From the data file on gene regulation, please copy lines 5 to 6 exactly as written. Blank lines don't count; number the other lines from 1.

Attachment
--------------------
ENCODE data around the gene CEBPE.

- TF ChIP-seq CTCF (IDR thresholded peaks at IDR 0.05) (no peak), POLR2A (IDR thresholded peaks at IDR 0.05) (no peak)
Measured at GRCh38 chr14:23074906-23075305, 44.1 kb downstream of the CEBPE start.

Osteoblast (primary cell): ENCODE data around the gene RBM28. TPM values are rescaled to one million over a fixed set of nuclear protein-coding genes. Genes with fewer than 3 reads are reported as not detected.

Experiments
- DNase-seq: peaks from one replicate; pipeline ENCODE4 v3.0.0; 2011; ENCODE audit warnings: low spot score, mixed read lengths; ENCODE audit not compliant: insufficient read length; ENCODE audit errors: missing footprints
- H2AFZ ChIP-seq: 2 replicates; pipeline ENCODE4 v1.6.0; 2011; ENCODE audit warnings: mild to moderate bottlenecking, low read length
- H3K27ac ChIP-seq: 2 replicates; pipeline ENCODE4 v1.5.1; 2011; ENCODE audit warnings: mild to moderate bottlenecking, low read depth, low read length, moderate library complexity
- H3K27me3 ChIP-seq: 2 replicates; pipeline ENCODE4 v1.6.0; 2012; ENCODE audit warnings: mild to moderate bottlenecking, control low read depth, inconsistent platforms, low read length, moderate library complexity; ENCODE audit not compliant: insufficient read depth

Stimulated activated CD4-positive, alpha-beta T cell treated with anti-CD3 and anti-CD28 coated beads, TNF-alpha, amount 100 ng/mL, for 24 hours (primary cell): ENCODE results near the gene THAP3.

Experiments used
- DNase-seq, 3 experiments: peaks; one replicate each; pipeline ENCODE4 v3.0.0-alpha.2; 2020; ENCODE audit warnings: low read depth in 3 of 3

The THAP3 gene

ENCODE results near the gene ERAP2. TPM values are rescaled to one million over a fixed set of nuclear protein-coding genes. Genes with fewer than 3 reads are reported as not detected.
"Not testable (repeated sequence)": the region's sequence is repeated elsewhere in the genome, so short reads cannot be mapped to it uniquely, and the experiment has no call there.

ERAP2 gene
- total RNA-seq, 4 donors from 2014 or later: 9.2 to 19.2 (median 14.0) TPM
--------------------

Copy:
Experiments
- DNase-seq: peaks from one replicate; pipeline ENCODE4 v3.0.0; 2011; ENCODE audit warnings: low spot score, mixed read lengths; ENCODE audit not compliant: insufficient read length; ENCODE audit errors: missing footprints